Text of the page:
Are you spread too thin? Do you feel like you’re spinning your wheels? You may be a victim of the Paradox of Success.
It was Socrates who said, “Beware the barrenness of a busy life.” I remember as a child observing my parents, and as I reflect back on those days, a piece of me longs for the simplicity.
My father was a very successful entrepreneur. Born in 1927 and growing up dirt poor in Chicago following the Great Depression, my father went on to build multiple successful businesses, chair multiple boards and foundations, and was honored both with the High Point University baseball field carrying his name and being voted High Point, North Carolina’s 1987 Citizen of the Year. He was a great philanthropist and accomplished a great deal.
But every evening he would come home from work around 6:00 pm and watch the news. At 7:00 o’clock we would have dinner at the dining room table as a family…and talk. We traveled often. In the summertime after dinner, he and I would throw the baseball or football until dark, and in the winter months, we would watch TV as a family or just talk. He never stayed up late working after I went to bed. He never missed a game because he was too busy. Success did not require busyness in the 1970s and 80s—nor does it need to today.
I recently turned 46. He was 44 when I was born. In the passing of a generation, so much has changed. Our work follows us home because we are constantly connected. If we don’t make an effort, our family time is overrun by screens. Even on our weekends, we get lured into checking email. And with our family, we rarely, as Mr. Miyagi said in Karate Kid, “Look eye!”
Henry David Thoreau once wrote, “I do believe in simplicity. It is astonishing as well as sad how many trivial affairs even the wisest thinks he must attend to in a day…” Touché.
The Paradox of Success
In his book Essentialism: The Disciplined Pursuit of Less, author Greg McKeown describes a “paradox of success.”
With success come opportunities and more options. But these options and opportunities often distract us and lure us away from what is truly vital in our life. Oh, the temptations…I have heard their siren songs many times. Our clarity begins to fade. We take on too much and find ourselves juggling too many things. No longer able to go a mile in one direction, we find ourselves fighting to go barely an inch in a million directions. Ultimately, our success becomes the foundation of our failure.
Less But Better
Finding your way to a life based on the idea of less but better will yield three significant outcomes: more clarity, more control, and more joy.
- More Clarity: One way to begin the process of shedding the things that have become distractions is to think about the handful of things in your life that are truly vital. For me, it is time with my wife, connection with my adult sons, travel, time for health and fitness, time for living my faith, and time for helping others. What are yours?
Once you know the answer, you can begin to make a list of all the things you pack into a day, a week, a month, and a year. Of the things on that list, which of them actually increases your capacity to spend time on what is vital and which things on the list detract from the same? Start small, but start. Begin the process of saying “no” and shedding the things that are taking away from your time to focus on what is vital. When you do this, as Greg McKeown says, “Every day it becomes more clear than the day before how the essential things are so much more important than the next most important thing in line.”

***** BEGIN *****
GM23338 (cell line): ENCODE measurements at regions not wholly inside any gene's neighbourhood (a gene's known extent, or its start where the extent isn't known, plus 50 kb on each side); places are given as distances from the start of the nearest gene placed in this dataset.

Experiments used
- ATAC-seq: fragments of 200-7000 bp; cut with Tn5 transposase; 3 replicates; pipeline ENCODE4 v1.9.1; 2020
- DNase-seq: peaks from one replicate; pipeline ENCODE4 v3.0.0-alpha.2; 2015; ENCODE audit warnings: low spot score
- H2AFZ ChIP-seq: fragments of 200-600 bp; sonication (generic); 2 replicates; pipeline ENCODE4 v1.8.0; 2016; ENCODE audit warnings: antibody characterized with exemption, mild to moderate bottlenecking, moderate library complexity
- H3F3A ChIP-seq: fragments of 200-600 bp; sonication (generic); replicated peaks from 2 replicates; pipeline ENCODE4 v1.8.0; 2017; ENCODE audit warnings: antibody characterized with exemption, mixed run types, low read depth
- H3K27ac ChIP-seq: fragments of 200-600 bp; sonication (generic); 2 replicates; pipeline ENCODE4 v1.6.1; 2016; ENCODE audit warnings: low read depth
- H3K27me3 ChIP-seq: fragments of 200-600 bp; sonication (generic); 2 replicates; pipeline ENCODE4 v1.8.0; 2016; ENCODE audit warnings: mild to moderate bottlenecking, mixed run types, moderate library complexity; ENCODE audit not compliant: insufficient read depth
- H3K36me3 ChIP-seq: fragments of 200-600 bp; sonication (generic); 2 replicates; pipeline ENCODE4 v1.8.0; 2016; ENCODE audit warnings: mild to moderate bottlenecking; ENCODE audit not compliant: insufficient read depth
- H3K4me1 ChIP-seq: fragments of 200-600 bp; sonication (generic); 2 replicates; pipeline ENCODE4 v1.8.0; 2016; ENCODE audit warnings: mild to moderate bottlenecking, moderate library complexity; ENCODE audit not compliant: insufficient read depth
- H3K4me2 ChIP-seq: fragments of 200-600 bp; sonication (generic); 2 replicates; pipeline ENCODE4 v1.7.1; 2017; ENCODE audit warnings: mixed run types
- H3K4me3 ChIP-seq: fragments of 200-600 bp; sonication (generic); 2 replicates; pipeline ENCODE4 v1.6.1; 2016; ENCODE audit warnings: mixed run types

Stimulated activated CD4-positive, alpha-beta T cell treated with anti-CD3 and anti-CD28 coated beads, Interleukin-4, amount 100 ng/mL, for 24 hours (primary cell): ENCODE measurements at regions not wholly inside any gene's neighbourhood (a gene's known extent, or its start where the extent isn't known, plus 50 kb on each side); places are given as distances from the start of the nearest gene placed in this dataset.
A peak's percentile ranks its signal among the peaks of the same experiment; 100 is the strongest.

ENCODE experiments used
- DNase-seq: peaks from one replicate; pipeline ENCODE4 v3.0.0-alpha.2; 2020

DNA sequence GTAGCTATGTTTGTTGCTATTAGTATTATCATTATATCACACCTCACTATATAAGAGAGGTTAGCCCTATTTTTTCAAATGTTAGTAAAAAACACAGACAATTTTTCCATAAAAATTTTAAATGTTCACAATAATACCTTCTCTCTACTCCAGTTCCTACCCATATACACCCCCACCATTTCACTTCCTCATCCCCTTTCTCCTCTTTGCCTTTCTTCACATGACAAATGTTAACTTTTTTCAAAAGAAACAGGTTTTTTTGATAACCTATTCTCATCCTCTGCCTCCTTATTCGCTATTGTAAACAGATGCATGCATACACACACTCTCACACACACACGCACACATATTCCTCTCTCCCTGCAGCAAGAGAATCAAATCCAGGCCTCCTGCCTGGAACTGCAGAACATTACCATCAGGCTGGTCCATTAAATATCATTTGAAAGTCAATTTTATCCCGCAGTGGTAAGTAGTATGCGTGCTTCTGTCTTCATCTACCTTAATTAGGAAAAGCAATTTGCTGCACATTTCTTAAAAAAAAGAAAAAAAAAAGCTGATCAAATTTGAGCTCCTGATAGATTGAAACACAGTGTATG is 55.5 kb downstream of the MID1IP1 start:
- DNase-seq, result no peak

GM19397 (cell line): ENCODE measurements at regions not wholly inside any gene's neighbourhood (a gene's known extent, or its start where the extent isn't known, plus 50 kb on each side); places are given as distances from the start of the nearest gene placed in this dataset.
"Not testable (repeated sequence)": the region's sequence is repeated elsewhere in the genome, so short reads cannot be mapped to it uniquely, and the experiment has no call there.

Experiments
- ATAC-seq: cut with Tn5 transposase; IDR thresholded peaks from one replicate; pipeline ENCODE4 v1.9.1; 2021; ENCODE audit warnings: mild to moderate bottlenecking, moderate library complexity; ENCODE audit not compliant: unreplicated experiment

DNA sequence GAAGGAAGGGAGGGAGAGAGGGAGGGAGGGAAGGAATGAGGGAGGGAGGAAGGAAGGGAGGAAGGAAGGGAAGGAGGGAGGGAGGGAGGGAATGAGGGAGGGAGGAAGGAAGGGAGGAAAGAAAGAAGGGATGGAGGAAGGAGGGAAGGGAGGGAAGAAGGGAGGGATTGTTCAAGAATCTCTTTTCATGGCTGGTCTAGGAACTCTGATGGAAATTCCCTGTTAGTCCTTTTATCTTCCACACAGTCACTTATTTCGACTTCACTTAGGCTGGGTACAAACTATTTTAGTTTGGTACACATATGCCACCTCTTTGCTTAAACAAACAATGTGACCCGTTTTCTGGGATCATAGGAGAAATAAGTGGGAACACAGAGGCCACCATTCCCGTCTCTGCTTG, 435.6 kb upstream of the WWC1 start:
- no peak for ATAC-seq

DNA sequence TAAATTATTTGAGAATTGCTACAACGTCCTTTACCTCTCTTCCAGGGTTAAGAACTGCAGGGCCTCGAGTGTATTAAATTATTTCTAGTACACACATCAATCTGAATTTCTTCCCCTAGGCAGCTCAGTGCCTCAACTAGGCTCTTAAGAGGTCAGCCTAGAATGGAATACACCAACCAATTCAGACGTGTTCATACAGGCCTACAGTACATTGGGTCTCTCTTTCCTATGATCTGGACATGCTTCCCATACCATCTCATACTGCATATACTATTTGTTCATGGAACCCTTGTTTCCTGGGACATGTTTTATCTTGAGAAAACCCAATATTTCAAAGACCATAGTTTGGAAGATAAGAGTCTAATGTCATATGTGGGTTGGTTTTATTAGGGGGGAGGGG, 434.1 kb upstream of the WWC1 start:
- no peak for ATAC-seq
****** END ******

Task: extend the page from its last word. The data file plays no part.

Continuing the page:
- More Control: As you continue to shed the distractions, you will find that fewer people have control over your time and your life, and instead, you become increasingly in control. If you don’t prioritize your life, someone else surely will.
- More Joy: When you are able to focus with clarity on the handful of things that are vital in your life, you will find yourself more focused in the moment. Free from distraction, you will be able to live life more fully. It was the Dali Lama who wrote, “If one’s life is simple, contentment has to come. Simplicity is extremely important for happiness.” I think he is right.
When you implement EOS, we encourage you to embrace a philosophy of “less is more” – Settle on 5-7 core values, not 20; Select 3-7 Rocks for the Quarter, not 15, etc. Keeping things simple helps you create clarity for yourself and for your team, enabling you to drive more powerful results with a laser-like focus on what’s really important. It’s not always easy to do – the temptation to overcomplicate can be strong when your company is growing, but it’s your job as a leader to help your team stay on target.
Remember: Keep it simple, less is more – do less, but better.
- Download a free chapter of What the Heck is EOS? to help your employees understand how EOS helps you keep things simple.
- Order What The Heck Is EOS? for every employee in your company. Save 50% off the retail price when you order 20+ hardcover copies of the book from our publisher.
- Download our free eBook: 20+ EOS Terms Your Employees Need To Know to get everyone in the company speaking a common language.
This post originally appeared in the Smart Direction Blog on July 11, 2017.